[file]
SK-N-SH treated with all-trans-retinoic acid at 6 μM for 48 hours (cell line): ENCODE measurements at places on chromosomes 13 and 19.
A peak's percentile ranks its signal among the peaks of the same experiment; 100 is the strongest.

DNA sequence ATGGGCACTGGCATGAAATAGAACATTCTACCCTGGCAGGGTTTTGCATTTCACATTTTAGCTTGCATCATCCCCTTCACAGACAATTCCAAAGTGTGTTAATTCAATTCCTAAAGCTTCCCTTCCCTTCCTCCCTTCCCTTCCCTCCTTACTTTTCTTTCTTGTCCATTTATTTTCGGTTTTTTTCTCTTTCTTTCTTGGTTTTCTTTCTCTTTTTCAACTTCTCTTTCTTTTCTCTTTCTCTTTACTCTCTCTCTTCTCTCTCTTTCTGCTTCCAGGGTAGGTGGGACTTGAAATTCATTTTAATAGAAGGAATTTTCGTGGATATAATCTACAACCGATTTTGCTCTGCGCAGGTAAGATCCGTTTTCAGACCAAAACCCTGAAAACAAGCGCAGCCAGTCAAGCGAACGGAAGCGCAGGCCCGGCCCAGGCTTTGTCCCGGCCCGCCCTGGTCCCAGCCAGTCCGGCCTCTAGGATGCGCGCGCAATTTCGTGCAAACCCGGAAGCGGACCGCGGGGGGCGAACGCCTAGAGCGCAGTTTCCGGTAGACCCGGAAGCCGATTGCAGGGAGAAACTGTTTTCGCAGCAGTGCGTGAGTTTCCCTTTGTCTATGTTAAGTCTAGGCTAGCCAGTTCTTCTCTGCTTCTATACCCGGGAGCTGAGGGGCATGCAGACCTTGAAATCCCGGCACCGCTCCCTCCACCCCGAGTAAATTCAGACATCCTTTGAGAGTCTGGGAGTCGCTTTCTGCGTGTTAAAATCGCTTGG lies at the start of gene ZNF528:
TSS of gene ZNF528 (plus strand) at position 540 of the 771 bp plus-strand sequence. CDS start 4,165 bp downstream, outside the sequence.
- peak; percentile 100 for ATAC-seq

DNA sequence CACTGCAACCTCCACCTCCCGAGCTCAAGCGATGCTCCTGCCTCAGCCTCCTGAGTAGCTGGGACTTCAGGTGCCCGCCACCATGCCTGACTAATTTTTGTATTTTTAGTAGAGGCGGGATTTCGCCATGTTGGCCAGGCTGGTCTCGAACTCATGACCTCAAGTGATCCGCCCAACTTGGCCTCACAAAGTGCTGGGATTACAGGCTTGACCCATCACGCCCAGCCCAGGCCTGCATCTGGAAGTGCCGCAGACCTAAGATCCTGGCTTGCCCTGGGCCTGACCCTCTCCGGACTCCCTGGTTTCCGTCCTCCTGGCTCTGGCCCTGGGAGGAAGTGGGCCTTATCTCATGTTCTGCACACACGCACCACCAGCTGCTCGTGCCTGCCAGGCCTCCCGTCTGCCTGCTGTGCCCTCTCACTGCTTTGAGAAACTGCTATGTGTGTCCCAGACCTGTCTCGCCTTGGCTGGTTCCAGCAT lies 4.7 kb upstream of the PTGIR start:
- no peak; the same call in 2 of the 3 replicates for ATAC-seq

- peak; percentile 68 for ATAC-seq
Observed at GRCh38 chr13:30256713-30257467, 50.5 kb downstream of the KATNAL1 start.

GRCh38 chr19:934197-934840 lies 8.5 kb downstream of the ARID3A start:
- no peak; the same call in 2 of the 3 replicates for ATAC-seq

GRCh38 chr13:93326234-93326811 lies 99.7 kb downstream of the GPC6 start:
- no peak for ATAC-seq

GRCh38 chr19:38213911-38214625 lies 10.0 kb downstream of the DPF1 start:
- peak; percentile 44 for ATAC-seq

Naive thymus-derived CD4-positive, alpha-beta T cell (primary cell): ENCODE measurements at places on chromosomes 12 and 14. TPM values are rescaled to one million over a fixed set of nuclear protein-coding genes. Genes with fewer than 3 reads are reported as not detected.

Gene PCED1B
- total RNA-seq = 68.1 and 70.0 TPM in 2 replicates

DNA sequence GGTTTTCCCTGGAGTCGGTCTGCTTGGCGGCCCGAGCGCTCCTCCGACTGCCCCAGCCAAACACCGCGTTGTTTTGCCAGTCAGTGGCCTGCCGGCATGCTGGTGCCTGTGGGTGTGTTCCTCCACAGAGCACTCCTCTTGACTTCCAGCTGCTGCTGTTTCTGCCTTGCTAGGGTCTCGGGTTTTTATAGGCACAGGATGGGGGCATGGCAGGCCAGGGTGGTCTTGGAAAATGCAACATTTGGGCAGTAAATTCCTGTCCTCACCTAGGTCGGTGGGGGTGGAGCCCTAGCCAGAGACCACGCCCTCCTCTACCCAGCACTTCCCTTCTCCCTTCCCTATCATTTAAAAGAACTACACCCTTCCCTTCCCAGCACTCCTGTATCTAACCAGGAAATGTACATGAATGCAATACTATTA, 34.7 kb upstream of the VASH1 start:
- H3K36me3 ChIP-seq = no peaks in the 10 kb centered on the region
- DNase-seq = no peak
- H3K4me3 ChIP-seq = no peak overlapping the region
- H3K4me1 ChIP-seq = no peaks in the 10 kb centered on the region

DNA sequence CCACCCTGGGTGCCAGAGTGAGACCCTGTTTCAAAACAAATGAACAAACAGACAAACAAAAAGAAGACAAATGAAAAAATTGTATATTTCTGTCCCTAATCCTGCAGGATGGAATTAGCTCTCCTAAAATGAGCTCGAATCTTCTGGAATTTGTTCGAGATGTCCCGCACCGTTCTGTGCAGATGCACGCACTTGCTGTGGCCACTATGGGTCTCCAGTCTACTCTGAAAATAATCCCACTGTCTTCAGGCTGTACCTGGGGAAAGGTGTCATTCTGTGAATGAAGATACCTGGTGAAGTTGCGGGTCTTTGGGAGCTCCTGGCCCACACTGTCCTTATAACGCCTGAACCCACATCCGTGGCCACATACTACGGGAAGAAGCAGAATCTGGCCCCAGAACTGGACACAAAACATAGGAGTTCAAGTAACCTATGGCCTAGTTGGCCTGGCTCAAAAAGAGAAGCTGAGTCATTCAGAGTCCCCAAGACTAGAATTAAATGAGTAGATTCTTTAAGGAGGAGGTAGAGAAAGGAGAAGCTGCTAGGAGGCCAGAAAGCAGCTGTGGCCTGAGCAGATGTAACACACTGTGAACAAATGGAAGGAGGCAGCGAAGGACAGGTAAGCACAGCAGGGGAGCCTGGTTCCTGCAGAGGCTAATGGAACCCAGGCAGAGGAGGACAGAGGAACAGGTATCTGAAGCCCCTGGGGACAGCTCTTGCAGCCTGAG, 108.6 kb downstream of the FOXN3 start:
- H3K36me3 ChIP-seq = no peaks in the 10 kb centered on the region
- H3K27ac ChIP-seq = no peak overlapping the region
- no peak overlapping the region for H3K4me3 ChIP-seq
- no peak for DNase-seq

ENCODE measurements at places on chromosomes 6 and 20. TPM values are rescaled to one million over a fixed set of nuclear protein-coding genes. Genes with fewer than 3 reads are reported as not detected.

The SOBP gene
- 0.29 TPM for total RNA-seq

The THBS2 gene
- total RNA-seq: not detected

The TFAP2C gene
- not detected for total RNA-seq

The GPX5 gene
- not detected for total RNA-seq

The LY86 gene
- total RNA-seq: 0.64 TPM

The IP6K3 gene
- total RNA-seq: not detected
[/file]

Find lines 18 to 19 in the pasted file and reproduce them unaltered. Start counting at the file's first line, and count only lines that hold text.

- total RNA-seq = 68.1 and 70.0 TPM in 2 replicates

DNA sequence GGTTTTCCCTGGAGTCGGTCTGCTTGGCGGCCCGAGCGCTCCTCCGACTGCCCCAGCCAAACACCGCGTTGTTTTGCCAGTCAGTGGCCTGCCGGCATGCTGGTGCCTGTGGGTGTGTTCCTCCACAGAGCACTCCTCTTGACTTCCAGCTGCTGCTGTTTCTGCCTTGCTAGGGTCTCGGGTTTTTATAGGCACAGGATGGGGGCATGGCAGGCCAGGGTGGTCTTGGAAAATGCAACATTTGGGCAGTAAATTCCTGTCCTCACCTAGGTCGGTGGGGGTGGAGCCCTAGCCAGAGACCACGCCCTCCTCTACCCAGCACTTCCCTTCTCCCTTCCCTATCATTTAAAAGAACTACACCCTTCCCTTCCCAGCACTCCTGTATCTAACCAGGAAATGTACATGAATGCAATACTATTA, 34.7 kb upstream of the VASH1 start: